Hope Cemetery (Worcester, Massachusetts)
|Location||119 Webster St., Worcester, Massachusetts|
|Area||168 acres (68 ha)|
|Architect||Stephen Earle, Fuller & Delano|
|NRHP Reference #||97001560|
|Added to NRHP||December 22, 1997|
Hope Cemetery is an historic rural cemetery at 119 Webster Street in Worcester, Massachusetts. Established in 1854, it was the city's sixth public cemetery, and is the burial site of remains originally interred at its first five cemeteries. Its landscaping and funerary art are examplars of the rural cemetery movement, and the cemetery was listed on the National Register of Historic Places in 1997. The cemetery occupies 168 acres (68 ha).
Description and history
Hope Cemetery is located in far southern Worcester, atop a rise known as Webster Hill, which has commanding views to the north and east, including the campuses of Clark University and Holy Cross College. The cemetery was laid out, probably by a landscape designer (although none has been identified), in the rural cemetery style, with winding lanes that take advantage of the terrain. It also includes horticultural plantings of note, another hallmark of the rural cemetery style, including several distinguished specimens of beech, Norway maple, sugar maple, cedar, ash, and oak trees.
Worcester's first burying ground was located at Thomas and Summer Streets, and was established in 1713, and had seventeen graves marked by stone mounds, and the second burying ground, located on the Worcester Common, had more than 100 burials, all of which were relocated here in the 20th century. The third burying ground, Raccoon Plain, was a small cemetery with sixteen burials, all of which were reinterred here in 1857. The fourth burying ground, at Mechanic Street, had more than 1000 burials, which were moved here in 1878-79. The Pine Meadow Burying Ground's 658 interments were relocated here between 1862 and 1878.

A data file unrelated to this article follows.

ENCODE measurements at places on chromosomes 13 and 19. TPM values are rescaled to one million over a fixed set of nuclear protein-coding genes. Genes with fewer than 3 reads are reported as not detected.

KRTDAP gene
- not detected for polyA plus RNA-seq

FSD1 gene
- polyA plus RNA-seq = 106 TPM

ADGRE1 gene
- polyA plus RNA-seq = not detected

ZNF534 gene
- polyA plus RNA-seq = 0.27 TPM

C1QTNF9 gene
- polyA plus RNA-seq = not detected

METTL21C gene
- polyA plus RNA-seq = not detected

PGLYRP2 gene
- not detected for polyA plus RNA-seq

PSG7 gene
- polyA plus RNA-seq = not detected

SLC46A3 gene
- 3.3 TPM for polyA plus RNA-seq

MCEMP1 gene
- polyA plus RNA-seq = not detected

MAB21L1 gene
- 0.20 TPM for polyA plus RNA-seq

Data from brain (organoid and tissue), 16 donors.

- Elizabeth Bishop, poet
- Loring Coes, inventor of the Monkey wrench
- Abby Kelley Foster, 19th century social reformer and feminist
- Stephen Symonds Foster, radical abolitionist
- Robert Goddard, rocket innovator
- John Bartholomew Gough, temperance lecturer
- Charles H. Pinkham, Medal of Honor recipient
- Thomas Plunkett, Medal of Honor recipient
- Capt. Peter Slater, youngest participant in the Boston Tea Party, site of the only memorial to the Boston Tea Party (Dec 16, 1773), fought in the American Revolution with the Continental Army
- Eli Thayer Congressman
- Webster Thayer trial judge in the Sacco and Vanzetti case
- National Register of Historic Places listings in southwestern Worcester, Massachusetts
- National Register of Historic Places listings in Worcester County, Massachusetts
- Rural Cemetery (Worcester, Massachusetts), a private rural cemetery